*19:17* [Pub][ePrint]
Multi-Client Non-Interactive Verifiable Computation, by Seung Geol Choi and Jonathan Katz and Ranjit Kumaresan and Carlos Cid
Gennaro et al.\\ (Crypto 2010) introduced the notion of \\emph{non-interactive verifiable computation}, which allows a computationally weak client to outsource the computation of a function $f$ on a series of inputs $x^{(1)}, \\ldots$ to a morepowerful but untrusted server. Following a pre-processing phase (that is carried out only once), the client sends some representation of its current input $x^{(i)}$ to the server; the server returns an answer that allows the client to recover the correct result $f(x^{(i)})$, accompanied by a proof of correctness that ensures the client does not accept an incorrect result. The crucial property is that the work done by the client in preparing its input and verifying the server\'s proof is less than the time required for the client to compute~$f$ on its own.

We extend this notion to the \\emph{multi-client} setting, where $n$ computationally weak clients wish to outsource to an untrusted server the computation of a function $f$ over a series of {\\em joint} inputs $(x_1^{(1)}, \\ldots, x_{\\clients}^{(1)}), \\ldots$ without interacting with each other. We present a construction for this setting by combining the scheme of Gennaro et al.\\ with a primitive called proxy oblivious transfer.

*19:17* [Pub][ePrint]
Memory-saving computation of the pairing final exponentiation on BN curves, by Sylvain DUQUESNE and Loubna GHAMMAM
In this paper, we describe and improve efficient methods for computingthe hard part of the final exponentiation of pairings on Barreto-Naehrig

curves.

Thanks to the variants of pairings which decrease the length of the Miller

loop, the final exponentiation has become a significant component of the

overall calculation. Here we exploit the structure of BN curves to improve

this computation.

We will first present the most famous methods in the literature that en-

sure the computing of the hard part of the final exponentiation. We are

particularly interested in the memory resources necessary for the implementation of these methods. Indeed, this is an important constraint in

restricted environments.

More precisely, we are studying Devegili et al. method, Scott et al. addition chain method and Fuentes et al. method. After recalling these methods and their complexities, we determine the number of required registers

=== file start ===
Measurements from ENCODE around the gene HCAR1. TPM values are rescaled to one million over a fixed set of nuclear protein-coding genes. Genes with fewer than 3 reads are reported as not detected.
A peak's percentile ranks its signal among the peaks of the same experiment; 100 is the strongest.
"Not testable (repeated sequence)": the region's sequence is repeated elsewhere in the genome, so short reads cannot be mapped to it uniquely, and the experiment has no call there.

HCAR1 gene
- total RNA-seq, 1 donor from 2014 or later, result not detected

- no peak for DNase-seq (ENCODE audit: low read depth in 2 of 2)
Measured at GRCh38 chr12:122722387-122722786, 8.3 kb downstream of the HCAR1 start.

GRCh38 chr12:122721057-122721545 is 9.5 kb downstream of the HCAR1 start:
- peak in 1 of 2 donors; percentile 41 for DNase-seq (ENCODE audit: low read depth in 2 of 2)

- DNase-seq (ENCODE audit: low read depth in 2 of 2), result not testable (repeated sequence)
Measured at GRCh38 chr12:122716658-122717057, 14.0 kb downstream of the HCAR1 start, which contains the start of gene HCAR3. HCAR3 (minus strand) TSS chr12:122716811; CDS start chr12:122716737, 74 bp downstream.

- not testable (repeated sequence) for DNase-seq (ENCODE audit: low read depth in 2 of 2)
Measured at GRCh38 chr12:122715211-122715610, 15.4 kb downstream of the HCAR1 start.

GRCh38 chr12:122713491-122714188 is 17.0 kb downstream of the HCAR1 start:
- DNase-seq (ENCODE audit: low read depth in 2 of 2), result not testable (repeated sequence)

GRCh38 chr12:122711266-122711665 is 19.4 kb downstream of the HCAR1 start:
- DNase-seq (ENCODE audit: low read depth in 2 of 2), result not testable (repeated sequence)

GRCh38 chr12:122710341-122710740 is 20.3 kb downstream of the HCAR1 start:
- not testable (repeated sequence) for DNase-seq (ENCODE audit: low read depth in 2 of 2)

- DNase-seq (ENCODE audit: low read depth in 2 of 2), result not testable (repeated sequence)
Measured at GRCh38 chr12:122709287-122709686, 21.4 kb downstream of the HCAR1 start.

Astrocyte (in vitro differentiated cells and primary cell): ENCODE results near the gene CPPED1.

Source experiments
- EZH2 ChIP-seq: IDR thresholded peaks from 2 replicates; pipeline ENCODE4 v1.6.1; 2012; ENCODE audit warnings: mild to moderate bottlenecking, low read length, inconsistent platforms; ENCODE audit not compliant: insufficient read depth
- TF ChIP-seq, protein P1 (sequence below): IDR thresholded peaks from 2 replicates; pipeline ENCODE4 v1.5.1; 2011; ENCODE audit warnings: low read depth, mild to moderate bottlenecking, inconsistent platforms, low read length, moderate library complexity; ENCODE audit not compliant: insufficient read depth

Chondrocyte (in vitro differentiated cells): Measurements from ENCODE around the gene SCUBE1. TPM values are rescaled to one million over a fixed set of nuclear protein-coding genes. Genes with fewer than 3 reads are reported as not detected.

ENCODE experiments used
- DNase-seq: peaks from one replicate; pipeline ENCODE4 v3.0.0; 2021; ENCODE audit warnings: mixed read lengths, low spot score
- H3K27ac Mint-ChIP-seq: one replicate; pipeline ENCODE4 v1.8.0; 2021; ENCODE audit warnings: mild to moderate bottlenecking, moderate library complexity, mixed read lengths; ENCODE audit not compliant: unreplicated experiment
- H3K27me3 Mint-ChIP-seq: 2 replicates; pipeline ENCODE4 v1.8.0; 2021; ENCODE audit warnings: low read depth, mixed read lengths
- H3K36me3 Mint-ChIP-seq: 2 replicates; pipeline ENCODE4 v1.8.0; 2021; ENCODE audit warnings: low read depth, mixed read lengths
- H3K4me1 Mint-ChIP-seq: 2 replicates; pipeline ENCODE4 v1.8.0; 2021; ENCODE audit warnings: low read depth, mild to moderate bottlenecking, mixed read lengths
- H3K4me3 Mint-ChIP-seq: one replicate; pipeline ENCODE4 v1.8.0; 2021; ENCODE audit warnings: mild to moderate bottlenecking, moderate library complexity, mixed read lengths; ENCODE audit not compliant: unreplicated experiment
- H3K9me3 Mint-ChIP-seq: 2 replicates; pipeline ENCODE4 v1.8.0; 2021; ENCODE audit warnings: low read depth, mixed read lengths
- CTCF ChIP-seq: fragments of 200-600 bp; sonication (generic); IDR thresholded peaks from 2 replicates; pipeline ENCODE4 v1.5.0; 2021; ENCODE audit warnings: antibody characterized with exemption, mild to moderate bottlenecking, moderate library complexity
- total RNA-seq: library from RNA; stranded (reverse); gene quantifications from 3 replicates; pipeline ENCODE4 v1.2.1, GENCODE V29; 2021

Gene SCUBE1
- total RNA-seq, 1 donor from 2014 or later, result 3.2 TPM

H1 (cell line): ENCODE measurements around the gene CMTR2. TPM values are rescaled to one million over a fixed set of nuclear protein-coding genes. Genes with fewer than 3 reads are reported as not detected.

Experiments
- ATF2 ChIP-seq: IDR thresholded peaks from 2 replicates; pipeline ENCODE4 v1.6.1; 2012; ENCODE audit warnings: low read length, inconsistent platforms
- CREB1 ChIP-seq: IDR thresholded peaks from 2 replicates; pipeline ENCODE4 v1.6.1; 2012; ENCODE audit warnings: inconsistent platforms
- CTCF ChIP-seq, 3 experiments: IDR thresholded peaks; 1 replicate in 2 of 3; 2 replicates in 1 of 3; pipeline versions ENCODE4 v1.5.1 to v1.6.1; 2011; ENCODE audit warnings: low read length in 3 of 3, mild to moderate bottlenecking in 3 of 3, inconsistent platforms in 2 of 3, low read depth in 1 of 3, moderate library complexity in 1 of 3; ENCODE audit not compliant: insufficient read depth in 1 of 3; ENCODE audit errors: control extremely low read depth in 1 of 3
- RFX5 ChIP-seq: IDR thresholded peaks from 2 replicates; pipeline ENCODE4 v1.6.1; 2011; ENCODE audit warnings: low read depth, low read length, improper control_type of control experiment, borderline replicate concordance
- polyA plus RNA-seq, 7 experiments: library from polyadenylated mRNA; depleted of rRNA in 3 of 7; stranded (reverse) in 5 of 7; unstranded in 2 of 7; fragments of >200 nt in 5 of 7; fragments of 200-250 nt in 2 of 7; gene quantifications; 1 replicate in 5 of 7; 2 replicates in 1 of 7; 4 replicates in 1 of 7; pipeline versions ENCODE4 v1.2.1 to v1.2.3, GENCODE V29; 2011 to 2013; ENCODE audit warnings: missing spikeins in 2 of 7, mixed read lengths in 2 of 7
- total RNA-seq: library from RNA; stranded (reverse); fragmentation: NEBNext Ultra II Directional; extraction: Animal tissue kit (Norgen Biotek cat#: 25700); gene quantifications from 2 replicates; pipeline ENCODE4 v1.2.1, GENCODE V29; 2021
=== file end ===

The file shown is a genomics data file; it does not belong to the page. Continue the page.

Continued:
to compute the final result, because this is not always given in the literature. Then, we will present new versions of these methods which require

less memory resources (up to 37%). Moreover, some of these variants are

providing algorithms which are also more efficient than the original ones.

*19:17* [Pub][ePrint]
Zero-knowledge Argument for Polynomial Evaluation with Application to Blacklists, by Stephanie Bayer and Jens Groth
Verification of a polynomial\'s evaluation in a secret committed value plays a role in cryptographic applications such as non-membership or membership proofs. We construct a novel special honest verifier zero-knowledge argument for correct polynomial evaluation. The argument has logarithmic communication cost in the degree of the polynomial, which is a significant improvement over the state of the art with cubic root complexity at best. The argument is relatively efficient to generate and very fast to verify compared to previous work. The argument has a simple public-coin 3-move structure and only relies on the discrete logarithm assumption. The polynomial evaluation argument can be used as a building block to construct zero-knowledge membership and non-membership arguments with communication that is logarithmic in the size of the blacklist. Non-membership proofs can be used to design anonymous blacklisting schemes allowing online services to block misbehaving users without learning the identity of the user. They also allow the blocking of single users of anonymization networks without blocking the whole

network.

*19:17* [Pub][ePrint]
SCA Resistance Analysis of Sponge based MAC-PHOTON, by N. Nalla Anandakumar
PHOTON is a lightweight hash function which was proposedby Guo et al. in CRYPTO 2011 for low-resource ubiquitous computing

devices such as RFID tags, wireless sensor nodes and smart cards. In

this paper, we analyze Side-Channel Attack (SCA) resistance of FPGA

(Field-Programmable Gate Array) implementations of the PHOTON, when

it is used with a secret key to generate a Message Authentication Code (MAC). First, we describe three architectures of the MAC-PHOTON based on the concepts of iterative, folding and unrolling, and we provide their performance results on the Xilinx Virtex-5 FPGAs. Second, we analysed security of the MAC-PHOTON against side-channel attack using a SASEBOGII development board.